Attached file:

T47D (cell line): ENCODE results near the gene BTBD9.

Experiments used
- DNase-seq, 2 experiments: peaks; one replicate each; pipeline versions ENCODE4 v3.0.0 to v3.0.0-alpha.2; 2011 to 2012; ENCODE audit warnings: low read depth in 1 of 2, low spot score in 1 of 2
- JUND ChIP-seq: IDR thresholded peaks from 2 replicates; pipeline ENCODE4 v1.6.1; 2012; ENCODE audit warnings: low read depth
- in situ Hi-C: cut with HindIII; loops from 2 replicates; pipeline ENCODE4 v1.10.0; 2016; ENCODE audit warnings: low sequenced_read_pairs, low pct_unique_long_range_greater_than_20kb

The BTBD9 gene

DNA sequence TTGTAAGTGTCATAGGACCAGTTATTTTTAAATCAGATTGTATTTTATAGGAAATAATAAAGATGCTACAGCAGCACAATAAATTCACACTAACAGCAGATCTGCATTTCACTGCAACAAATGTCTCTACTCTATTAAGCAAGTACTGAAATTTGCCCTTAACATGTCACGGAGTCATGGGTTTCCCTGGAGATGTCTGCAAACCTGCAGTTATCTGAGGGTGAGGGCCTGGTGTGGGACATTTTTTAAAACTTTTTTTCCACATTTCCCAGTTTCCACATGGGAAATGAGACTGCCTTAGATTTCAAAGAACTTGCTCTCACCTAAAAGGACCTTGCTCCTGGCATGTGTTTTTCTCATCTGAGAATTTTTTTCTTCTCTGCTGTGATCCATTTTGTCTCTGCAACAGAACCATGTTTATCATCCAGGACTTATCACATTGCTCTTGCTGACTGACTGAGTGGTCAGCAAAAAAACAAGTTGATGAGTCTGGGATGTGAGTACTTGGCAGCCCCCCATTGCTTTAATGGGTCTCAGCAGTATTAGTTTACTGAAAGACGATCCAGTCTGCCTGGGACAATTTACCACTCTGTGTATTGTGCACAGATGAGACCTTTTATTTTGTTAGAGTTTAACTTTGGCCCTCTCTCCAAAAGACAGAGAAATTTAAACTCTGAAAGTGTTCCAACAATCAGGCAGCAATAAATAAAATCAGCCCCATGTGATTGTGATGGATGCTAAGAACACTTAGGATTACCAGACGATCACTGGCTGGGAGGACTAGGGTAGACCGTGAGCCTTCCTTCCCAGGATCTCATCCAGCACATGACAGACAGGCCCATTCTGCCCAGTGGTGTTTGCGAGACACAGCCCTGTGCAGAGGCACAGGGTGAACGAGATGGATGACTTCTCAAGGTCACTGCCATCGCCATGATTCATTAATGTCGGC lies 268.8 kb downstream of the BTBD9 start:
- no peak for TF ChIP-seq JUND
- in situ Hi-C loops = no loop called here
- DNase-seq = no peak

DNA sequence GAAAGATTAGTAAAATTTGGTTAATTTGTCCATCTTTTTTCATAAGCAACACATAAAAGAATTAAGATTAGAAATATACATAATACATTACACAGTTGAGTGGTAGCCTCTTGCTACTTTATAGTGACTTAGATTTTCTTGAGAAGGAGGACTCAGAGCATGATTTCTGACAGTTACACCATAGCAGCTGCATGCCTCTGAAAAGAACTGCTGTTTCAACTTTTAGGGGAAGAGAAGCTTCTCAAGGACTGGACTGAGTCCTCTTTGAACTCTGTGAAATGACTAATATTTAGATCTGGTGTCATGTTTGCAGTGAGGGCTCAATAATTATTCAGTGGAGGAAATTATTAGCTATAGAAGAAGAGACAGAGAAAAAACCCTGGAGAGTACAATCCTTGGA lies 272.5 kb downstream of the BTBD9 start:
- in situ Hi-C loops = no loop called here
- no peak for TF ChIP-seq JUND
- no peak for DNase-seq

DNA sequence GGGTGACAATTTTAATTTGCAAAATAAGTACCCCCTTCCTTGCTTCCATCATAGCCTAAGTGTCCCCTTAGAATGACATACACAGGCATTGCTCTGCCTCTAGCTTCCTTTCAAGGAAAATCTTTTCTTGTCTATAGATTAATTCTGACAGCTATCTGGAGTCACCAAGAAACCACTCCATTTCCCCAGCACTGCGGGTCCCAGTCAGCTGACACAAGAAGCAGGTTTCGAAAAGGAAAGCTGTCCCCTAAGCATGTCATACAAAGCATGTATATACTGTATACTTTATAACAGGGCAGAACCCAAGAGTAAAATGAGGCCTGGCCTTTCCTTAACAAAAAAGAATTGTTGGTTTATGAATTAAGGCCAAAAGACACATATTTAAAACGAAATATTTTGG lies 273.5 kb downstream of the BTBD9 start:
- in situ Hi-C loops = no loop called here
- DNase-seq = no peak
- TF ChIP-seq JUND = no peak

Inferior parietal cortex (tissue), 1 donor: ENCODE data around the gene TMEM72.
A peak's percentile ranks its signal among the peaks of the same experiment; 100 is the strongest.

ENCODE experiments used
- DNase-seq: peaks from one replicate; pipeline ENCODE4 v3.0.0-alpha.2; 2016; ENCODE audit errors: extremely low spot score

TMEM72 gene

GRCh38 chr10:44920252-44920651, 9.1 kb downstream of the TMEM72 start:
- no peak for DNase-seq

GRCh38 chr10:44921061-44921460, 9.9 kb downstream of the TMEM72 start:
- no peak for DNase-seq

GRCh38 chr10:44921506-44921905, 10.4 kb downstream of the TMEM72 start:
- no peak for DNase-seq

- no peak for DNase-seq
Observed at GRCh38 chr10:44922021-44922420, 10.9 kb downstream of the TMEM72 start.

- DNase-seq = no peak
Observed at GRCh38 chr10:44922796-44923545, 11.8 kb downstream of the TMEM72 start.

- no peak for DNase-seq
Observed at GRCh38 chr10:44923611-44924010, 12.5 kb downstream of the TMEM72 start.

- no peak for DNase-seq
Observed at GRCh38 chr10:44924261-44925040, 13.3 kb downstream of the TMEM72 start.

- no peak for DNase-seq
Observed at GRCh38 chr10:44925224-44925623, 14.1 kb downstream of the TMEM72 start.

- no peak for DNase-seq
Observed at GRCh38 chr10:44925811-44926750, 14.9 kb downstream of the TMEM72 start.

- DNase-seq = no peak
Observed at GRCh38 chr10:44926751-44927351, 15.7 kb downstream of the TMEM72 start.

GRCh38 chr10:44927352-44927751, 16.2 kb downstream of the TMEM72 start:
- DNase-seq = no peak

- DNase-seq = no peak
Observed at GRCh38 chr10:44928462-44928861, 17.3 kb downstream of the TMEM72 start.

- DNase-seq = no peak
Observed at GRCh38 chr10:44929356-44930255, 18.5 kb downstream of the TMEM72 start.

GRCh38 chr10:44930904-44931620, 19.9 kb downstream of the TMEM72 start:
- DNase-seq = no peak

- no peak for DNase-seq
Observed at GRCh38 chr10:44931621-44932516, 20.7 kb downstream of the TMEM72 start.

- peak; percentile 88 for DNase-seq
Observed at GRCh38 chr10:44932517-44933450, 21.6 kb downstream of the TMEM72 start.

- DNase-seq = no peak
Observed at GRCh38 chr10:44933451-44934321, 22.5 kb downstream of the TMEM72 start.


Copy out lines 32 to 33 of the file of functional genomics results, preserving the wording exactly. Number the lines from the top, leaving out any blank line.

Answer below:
- DNase-seq = no peak
Observed at GRCh38 chr10:44922796-44923545, 11.8 kb downstream of the TMEM72 start.